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#GetCycleFit moves to the Peak District

Hello pals, and sorry for the big delay in posting anything about my last minute training for Red Hook Crit in London, aka #GetCycleFit or #CycleFitChallenge – I seem to keep flitting between the two hashtags and forgetting which one I’m using.

But anyway, to update you:

As I mentioned in my last post, Dave and I drove up to the Peak District for Eroica Britannia, which was a marvelous day and about as far away from ‘training’ as cycling can be, as it was entirely pleasurable. I do find it funny when people say that training should be ‘fun,’ because although I’ve been thriving on my new regime and relishing this new focus, I don’t see how pushing yourself until you feel sick can ever be ‘fun.’ And if you’re not pushing yourself so much that it hurts, well… you’re not getting the most out of your workout so what’s the bloody point in doing it?

 

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Following Eroica I took a rest day to allow my little legs to recover their strength then it was back to some short, sharp, brutal rides to shock my body into building some strength and power. Day#20’s workout involved repeatedly sprinting uphill for ten seconds in a heavy gear from a stationary start. I found it really easy and became quite agitated that I’d wasted a day of training – when you’ve only a month, every session counts.

I contacted my coach to discuss what had happened and he told me to do it again the next day but with 40 second uphill sprints, as well as completing the other workout he’d already put on my calendar. I was actually really pleased to be handed a load of extra work. My parents (with whom I’m staying for a few weeks) found that very odd – they can’t understand why I want these workouts to be as hard as possible, sometimes advising me as I walk out the door ‘not to overdo it.’ I tell them that I have every intention of overdoing it!

Day#21

 

Aside from repeating the hill sprints from the day before, the plan for Day#21 was a bunch of 30 second all-out sprints, with either 2 or 3 minutes recovery in between. I plumped for 2.5 minutes of recovery because it made it easier to calculate when to sprint – every three minutes.


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I wrote in my diary:

“The first few 30 second sprints were on the easy side but as I progressed through the session it became harder and I’d fatigue earlier and earlier. But I enjoyed this workout and it felt achievable and effective.”

I also wrote:

“I didn’t manage to do the repeat of yesterdays hill sprint session in the evening because Mum and Dad whisked me off for fish and chips… HATE skipping sessions. Love fish and chips though!”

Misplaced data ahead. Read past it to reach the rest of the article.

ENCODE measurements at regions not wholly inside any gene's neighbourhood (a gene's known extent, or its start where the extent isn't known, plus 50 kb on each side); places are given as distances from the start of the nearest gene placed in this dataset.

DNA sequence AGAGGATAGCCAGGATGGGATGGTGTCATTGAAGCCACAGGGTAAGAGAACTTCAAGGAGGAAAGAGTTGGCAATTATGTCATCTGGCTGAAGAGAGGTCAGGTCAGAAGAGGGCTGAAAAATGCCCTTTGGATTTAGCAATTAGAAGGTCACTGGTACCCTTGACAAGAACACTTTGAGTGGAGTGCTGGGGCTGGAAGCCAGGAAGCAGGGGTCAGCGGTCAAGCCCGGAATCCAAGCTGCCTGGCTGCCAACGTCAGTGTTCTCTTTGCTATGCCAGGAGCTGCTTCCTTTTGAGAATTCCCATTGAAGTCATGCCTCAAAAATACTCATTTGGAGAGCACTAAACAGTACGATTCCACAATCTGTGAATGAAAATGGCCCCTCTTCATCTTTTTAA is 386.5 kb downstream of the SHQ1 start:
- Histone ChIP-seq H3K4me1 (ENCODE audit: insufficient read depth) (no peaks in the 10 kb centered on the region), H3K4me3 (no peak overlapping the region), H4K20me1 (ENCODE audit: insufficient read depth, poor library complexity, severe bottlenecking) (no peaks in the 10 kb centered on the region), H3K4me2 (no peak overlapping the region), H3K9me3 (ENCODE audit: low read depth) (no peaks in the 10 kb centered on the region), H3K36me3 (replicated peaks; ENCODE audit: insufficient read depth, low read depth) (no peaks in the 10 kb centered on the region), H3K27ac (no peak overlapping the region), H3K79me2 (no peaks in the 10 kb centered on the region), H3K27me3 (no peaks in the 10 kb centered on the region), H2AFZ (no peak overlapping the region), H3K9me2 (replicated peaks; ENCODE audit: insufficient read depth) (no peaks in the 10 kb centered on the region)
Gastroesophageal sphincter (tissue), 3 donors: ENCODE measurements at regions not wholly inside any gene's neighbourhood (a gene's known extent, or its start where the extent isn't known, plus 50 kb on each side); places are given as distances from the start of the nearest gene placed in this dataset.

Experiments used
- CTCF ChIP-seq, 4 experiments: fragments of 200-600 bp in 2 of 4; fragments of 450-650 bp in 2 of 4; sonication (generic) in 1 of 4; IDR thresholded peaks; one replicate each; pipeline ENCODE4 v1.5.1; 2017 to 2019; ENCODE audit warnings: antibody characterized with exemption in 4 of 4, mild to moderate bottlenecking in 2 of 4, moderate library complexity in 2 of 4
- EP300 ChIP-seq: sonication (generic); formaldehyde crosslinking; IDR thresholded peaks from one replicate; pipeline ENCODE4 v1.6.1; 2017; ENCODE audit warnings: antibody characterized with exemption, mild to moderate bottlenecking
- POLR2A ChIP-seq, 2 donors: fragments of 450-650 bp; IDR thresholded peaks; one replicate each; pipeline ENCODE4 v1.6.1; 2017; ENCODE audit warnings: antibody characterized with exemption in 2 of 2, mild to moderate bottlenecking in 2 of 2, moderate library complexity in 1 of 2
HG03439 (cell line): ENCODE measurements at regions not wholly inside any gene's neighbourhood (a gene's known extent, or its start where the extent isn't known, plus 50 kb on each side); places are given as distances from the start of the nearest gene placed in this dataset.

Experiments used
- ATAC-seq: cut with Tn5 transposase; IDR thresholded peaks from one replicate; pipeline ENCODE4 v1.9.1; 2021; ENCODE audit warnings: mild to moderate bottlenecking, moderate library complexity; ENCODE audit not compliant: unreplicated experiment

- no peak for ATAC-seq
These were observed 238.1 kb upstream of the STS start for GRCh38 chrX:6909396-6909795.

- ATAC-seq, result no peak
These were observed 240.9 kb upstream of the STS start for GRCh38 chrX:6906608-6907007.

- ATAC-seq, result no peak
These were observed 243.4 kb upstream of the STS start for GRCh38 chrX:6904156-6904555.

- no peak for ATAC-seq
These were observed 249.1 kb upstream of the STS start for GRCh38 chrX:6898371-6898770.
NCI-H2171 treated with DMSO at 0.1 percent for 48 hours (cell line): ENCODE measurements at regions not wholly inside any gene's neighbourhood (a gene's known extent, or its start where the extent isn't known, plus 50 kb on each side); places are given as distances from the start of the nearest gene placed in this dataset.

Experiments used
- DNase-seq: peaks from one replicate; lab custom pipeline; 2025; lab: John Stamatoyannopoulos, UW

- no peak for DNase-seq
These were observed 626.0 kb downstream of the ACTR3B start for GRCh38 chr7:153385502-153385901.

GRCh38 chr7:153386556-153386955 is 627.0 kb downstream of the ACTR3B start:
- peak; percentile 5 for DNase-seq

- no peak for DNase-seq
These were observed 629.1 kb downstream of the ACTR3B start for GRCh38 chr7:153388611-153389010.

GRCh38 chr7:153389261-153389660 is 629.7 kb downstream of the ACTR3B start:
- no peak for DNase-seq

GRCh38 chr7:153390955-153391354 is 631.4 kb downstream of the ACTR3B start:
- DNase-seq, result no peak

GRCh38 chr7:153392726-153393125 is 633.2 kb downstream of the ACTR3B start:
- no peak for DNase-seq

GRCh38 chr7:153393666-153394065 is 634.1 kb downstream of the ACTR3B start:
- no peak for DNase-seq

Day #23

 

For training, I repeated Day#21’s workout, then in the evening I met up with a couple of local riders, James Todd and Paul, for a mountain bike ride on the edge of Sheffield and in the Peaks. James had ever so kindly arranged for me to borrow a mountain bike from On One, as after much deliberation I hadn’t brought mine with me from Devon – I only had space for two bikes when I drove up and the track bike and road bike made the cut, and besides, I wasn’t initially planning on being here long. Unfortunately, circumstances have meant I’ve extended my stay so I might have to pull out of the British Downhill Champs in a few weeks as I’ve not had a chance to ride downhill at all so I’m not prepared in the way I’d like to be.

But anyway, it was fantastic to ride cross-country with James and Paul and I thoroughly enjoyed every moment of it, not least because a torrential downpour at the start of the evening seemed to have put everyone else off so we pretty much had the hills to ourselves. It was a belter of an evening.
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Day #24

 

A 45 minute ride in HR zone 4, with some evil sprints thrown, Saturday’s workout was really tough for me and my legs took a bit of warming up after all the riding the day before. Being in the Peaks, rather than Devon, I haven’t had access to the Velopark so I’ve been training on my road bike on public roads. Obviously I have to prioritise safety, so when my workout demands a high heart rate zone I head for a hilly route things to make things harder and keep my heart beating fast. So rather than being pleased when I see the road in front of me roll off down a hill, I get ever so disappointed as I know I’ll drop down a couple of heart rate zones. Man, I’ve changed!

Who knows how much faster all this training has made me, but it’s made me feel strong, and it’s made me feel great. 

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